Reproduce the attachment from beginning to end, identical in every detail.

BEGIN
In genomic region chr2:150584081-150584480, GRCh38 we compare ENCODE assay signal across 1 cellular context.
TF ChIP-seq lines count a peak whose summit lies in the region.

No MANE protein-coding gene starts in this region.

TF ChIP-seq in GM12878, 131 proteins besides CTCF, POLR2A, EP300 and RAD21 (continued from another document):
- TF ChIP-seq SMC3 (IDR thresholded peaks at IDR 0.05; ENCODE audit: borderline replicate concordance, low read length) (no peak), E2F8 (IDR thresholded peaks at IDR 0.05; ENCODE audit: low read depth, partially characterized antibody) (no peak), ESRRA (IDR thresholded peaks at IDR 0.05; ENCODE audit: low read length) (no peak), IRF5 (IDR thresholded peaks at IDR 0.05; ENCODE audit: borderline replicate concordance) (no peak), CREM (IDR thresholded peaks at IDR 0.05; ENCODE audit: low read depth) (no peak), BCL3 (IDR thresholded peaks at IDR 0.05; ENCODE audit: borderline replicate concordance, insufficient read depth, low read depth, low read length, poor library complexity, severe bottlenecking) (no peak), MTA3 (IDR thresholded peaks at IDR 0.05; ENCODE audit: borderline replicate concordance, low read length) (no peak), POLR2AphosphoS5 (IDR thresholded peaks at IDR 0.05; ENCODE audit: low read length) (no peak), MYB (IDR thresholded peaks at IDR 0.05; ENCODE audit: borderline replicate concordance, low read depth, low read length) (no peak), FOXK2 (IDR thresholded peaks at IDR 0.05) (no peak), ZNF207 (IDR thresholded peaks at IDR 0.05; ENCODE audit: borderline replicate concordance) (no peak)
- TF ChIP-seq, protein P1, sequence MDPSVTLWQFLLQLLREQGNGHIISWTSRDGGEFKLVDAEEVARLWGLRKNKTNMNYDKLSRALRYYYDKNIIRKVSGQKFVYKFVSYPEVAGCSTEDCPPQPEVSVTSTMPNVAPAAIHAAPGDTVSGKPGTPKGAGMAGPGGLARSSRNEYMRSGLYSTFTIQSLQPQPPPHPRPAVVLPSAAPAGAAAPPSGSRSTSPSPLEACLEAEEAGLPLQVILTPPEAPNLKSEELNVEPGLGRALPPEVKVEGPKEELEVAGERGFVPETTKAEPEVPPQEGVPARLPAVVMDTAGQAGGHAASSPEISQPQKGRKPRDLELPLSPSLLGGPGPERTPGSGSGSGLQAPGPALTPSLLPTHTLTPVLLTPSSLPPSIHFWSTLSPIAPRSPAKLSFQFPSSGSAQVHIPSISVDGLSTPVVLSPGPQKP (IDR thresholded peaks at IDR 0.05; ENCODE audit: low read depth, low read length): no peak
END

In genomic region chr2:150584081-150584480, GRCh38 we compare ENCODE assay signal across 1 cellular context.
TF ChIP-seq lines count a peak whose summit lies in the region.

No MANE protein-coding gene starts in this region.

TF ChIP-seq in GM12878, 131 proteins besides CTCF, POLR2A, EP300 and RAD21 (continued from another document):
- TF ChIP-seq SMC3 (IDR thresholded peaks at IDR 0.05; ENCODE audit: borderline replicate concordance, low read length) (no peak), E2F8 (IDR thresholded peaks at IDR 0.05; ENCODE audit: low read depth, partially characterized antibody) (no peak), ESRRA (IDR thresholded peaks at IDR 0.05; ENCODE audit: low read length) (no peak), IRF5 (IDR thresholded peaks at IDR 0.05; ENCODE audit: borderline replicate concordance) (no peak), CREM (IDR thresholded peaks at IDR 0.05; ENCODE audit: low read depth) (no peak), BCL3 (IDR thresholded peaks at IDR 0.05; ENCODE audit: borderline replicate concordance, insufficient read depth, low read depth, low read length, poor library complexity, severe bottlenecking) (no peak), MTA3 (IDR thresholded peaks at IDR 0.05; ENCODE audit: borderline replicate concordance, low read length) (no peak), POLR2AphosphoS5 (IDR thresholded peaks at IDR 0.05; ENCODE audit: low read length) (no peak), MYB (IDR thresholded peaks at IDR 0.05; ENCODE audit: borderline replicate concordance, low read depth, low read length) (no peak), FOXK2 (IDR thresholded peaks at IDR 0.05) (no peak), ZNF207 (IDR thresholded peaks at IDR 0.05; ENCODE audit: borderline replicate concordance) (no peak)
- TF ChIP-seq, protein P1, sequence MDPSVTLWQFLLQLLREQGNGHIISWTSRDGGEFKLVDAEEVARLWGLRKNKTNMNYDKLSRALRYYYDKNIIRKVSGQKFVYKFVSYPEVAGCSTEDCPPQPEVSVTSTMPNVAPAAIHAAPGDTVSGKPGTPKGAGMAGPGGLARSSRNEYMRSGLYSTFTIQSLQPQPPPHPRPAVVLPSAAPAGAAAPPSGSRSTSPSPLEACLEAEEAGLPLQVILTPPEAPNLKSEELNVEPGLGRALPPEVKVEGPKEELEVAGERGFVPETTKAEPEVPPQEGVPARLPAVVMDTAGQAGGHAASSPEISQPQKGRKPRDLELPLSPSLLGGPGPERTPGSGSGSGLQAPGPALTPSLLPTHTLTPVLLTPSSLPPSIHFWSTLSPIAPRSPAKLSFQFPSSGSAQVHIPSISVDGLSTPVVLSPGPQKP (IDR thresholded peaks at IDR 0.05; ENCODE audit: low read depth, low read length): no peak